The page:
CS4ALLEngaging students in a scaffolded exploration of CS concepts using multiple programming platforms and providing adaptations for students with disabilities for fully participation) — design and implement CS4ALL research and evaluation components in collaboration with the project team.
Building Professional Identity as Computer Science Teachers: Supporting Secondary Computer Science Teachers through Reflection and Community BuildingQuality computing education requires quality computing teachers. Much recent literature on teacher education highlights the importance of identity in teacher development, which suggests that a strong sense of teacher identity is a major indicator or feature of committed quality teachers. However, for computer science (CS) education, the current system does not provide typical contexts for teachers to build a sense of professional identity as CS teachers. Teachers teaching CS courses do not necessarily identify themselves as CS teachers. This thesis work investigates the sense of identity high school CS teachers hold and explores ways of supporting their identity development through a professional development program (DCCE) with a major focus on community building and teacher reflection.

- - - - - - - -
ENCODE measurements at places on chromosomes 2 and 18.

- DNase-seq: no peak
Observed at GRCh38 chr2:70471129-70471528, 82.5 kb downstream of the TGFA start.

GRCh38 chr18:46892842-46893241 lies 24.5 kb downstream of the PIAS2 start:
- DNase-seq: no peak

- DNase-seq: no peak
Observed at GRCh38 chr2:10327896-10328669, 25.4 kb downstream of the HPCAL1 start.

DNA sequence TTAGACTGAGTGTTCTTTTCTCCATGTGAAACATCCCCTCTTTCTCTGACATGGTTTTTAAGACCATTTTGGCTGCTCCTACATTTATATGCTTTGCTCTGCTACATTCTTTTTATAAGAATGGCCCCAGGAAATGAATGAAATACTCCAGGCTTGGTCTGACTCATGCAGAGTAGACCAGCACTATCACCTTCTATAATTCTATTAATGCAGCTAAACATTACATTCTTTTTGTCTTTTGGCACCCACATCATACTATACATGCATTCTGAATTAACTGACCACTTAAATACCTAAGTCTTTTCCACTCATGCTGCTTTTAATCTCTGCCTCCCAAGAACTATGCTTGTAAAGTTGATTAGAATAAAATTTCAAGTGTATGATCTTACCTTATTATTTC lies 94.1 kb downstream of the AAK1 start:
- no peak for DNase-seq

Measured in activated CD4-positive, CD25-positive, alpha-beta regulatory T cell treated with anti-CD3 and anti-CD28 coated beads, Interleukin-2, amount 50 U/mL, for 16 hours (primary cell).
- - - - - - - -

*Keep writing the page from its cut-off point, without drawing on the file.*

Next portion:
Developing Regional Communities of Computing Educators: The Disciplinary Commons for Computing Educators (DCCE)The DCCE is an NSF funded project, aimed at developing a statewide community of computing educators, who hold common interests in computing education and goals of making innovations in computing education. We invite college or university instructors who teach introductory CS, along with high school CS teachers, especially AP CS teachers to participate in the DCCE for a period of one year. During this year, teachers discuss their own teaching practice, undertake peer observation and peer review, investigate their own classroom practice or document their own teaching through shared production of course portfolios. We've explored different strategies to promote teacher reflection and community building among local computing educators each year. More about DCCE can be found at the DCCE cohort sites.
DCCE Cohort Sites
What Makes Computer Science Teachers Change?
To make computing curriculum innovations have real impact on student learning, it is critical to understand what factors are most important for shaping the way(s) that our innovations are adopted, adapted, and implemented by CS teachers. This study is intended to understand what makes teachers change the way they teach computing. I first investigated factors influencing computing faculty's decisions on whether to adopt a new CS curriculum, who participated in workshops on several innovative introductory CS courses at Georgia Tech. I then conducted a follow-up study tracking these participants' adoption experience, to elicit the extent to which instructors adopted or adapted what they learned from the workshops and factors facilitated or prevented their adoption.
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